City Election: Quality Counts

A small group of voters who care about who runs the city is not a bad thing

We've had over a decade to observe the effects of term limits on Knoxville city government. For the previous decade, incumbent City Council members and Mayor Victor Ashe rarely had any serious opposition. It sometimes appeared that no one wanted to serve but the people in office.

As longtime members left, some people stepped up to run and the City Council, overall, has been a body of good stewards and generally sensible. The new mayor, Bill Haslam, got himself elected governor. But in the Council race four years ago, incumbents were generally unopposed. And the turnout two years ago for district races and no mayor's race was dismal. (Of course Council benefited greatly being compared to the Knox County Commission, which handled its term limits as the biggest debacle since Cas Walker was punching out fellow City Council members.)

Low turnout has always led to calls for holding city elections along with county and state elections. Critics say even less attention would be paid to city races if they got lost in races for trustee, sheriff, and other county offices. Is it better to have a lot of people voting in city races who came to the polls to vote for other people? Or people who are determined to go and vote in a city-only election, though the numbers are smaller? I sometimes think the people who vote in city elections are people who have a voting fetish. Or people who don't want to mar their perfect voting record. I love these people; they are the backbone of democracy.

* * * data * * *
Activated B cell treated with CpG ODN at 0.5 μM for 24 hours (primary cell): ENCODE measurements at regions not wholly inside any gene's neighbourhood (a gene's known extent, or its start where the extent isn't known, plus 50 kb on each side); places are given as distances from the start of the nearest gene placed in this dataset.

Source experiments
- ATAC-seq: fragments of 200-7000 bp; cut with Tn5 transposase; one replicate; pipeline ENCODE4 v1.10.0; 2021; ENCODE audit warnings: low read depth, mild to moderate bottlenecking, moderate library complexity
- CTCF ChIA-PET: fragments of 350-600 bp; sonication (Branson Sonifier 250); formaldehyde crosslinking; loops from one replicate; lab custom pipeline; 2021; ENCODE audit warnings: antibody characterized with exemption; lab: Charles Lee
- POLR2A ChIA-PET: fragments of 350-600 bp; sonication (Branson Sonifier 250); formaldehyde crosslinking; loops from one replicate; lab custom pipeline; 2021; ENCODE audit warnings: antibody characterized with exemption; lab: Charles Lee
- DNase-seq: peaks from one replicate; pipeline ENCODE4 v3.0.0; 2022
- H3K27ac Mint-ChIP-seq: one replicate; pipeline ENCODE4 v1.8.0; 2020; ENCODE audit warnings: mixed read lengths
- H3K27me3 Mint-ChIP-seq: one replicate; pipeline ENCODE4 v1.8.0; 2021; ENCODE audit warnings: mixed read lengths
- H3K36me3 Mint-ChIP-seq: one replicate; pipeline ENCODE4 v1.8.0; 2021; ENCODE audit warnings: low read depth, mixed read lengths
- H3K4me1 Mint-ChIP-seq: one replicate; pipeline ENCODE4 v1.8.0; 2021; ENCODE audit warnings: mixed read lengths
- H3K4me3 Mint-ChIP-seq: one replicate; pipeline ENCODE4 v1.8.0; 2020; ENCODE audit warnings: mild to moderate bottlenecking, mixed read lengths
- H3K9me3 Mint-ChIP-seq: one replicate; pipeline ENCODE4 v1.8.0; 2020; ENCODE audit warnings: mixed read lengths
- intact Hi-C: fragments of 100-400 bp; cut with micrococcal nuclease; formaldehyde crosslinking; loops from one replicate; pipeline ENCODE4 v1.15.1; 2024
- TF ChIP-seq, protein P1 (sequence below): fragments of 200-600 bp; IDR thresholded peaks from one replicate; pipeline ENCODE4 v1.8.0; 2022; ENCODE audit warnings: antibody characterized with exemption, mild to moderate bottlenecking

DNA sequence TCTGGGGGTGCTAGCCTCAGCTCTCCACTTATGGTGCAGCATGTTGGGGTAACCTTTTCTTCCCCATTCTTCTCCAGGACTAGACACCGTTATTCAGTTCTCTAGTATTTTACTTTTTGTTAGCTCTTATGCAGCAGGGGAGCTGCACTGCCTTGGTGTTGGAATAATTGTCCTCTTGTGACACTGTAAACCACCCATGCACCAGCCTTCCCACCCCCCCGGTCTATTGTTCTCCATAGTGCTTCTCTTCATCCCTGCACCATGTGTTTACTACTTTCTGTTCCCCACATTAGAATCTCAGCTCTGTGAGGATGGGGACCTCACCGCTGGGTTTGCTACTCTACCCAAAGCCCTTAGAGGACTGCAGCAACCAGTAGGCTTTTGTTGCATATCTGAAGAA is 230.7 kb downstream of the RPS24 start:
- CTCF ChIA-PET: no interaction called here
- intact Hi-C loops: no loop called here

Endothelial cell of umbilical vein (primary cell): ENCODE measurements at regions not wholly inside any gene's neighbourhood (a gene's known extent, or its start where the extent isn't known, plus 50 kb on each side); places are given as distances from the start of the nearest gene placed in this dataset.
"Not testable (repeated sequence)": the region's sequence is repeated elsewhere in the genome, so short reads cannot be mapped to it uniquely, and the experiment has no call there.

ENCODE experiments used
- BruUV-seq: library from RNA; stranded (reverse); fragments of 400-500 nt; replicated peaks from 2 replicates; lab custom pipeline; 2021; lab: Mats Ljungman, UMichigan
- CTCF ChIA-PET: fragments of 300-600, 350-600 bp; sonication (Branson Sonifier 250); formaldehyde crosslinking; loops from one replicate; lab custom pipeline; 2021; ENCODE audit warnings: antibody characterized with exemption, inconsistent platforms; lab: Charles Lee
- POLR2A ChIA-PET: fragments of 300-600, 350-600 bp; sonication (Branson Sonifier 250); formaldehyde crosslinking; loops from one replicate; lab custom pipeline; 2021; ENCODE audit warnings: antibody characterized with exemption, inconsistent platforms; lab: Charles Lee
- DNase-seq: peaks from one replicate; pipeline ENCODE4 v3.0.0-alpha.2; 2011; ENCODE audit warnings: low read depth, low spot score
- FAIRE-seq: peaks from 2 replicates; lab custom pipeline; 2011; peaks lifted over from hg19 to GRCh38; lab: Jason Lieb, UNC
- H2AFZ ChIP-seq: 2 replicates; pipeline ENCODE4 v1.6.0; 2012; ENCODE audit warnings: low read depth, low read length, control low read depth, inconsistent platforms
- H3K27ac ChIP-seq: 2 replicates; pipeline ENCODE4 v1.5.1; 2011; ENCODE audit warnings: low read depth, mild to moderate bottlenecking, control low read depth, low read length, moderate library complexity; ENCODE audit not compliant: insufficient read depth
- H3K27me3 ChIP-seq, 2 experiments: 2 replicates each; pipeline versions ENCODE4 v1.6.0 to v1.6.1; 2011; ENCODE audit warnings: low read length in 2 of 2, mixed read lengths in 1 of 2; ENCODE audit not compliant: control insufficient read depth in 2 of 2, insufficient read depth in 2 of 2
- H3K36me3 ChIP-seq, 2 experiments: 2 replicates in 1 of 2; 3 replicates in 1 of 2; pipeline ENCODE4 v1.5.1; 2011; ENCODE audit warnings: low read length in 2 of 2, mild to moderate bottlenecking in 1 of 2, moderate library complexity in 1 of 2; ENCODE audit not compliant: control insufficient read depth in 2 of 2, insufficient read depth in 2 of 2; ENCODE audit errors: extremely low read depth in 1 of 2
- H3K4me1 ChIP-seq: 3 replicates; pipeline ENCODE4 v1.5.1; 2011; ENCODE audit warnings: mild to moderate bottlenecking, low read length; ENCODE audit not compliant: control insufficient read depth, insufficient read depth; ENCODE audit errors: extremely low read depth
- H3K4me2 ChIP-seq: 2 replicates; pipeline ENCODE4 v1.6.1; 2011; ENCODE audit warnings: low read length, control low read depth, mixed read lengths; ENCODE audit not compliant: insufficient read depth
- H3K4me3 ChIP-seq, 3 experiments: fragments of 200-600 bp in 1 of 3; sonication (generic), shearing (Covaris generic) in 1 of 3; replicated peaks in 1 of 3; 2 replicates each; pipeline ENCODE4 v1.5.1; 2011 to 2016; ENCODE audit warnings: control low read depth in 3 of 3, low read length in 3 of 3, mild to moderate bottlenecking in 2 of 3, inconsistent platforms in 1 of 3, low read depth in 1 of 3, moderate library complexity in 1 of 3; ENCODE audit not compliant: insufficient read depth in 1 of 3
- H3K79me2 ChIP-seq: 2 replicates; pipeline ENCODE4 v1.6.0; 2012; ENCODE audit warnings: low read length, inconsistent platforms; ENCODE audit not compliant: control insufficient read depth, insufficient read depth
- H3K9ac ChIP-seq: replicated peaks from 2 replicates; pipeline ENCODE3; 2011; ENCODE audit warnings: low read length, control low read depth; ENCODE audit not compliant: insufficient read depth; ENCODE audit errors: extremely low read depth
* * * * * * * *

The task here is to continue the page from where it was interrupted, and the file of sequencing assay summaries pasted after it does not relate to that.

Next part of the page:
Reports on early voting say the turnout may be smaller than the last city race with an open mayoral seat. But it's early yet, and it may pick up. Oddly, (at least to me) the mayoral candidates waited until the week before early voting to go up with TV ads. Perhaps the ads during early voting will prompt more participation.

So what are the prospects for city government going forward? I have been impressed with the quality of the candidates for Council. You have candidates like veteran community leader and former county commissioner Finbarr Saunders; former state Sen. Bill Owen, a member of the Democratic National Committee. Developer George Wallace has come out of nowhere and evidently gives good interview, winning newspaper endorsements. John Stancil is a downtown booster and well regarded.

You have young candidates getting involved. Marshall Stair and Mark Padgett are personable guys who likely will have a good future in local politics.

Mayoral candidate Madeline Rogero is feared by some, but no one can dispute she has had more experience serving in local government than the last two mayors when they arrived. Ivan Harmon is also a veteran of local government, on City Council and County Commission. If elected, he could set a record by being term limited out of three offices.

I don't know all the candidates, but it seems to me we have a pretty good group of people from which to choose. I think the city will be in good hands going forward. One hopes the turnout will pick up and match the turnout in 2003.

It will be interesting, given the current crop of candidates, what happens in four years. Will anyone challenge the incumbents? Or is the smart play now to wait two terms and run for an open seat? That's one thing I think is a drawback to term limits. The other is that an officeholder who doesn't have to face the voters again might vote for potentially dangerous or onerous things—like huge tax increases or reckless spending.

But we have had a good bit of turnover in the last decade, some good people have served and moved on, and some good people are working really hard to step up.

I think the quality of a thoughtful vote is more important than big numbers. Voter apathy is usually a symptom of contentment with the status quo. The people who will vote in this city election will be the people who really care who runs city government. And that's a good thing.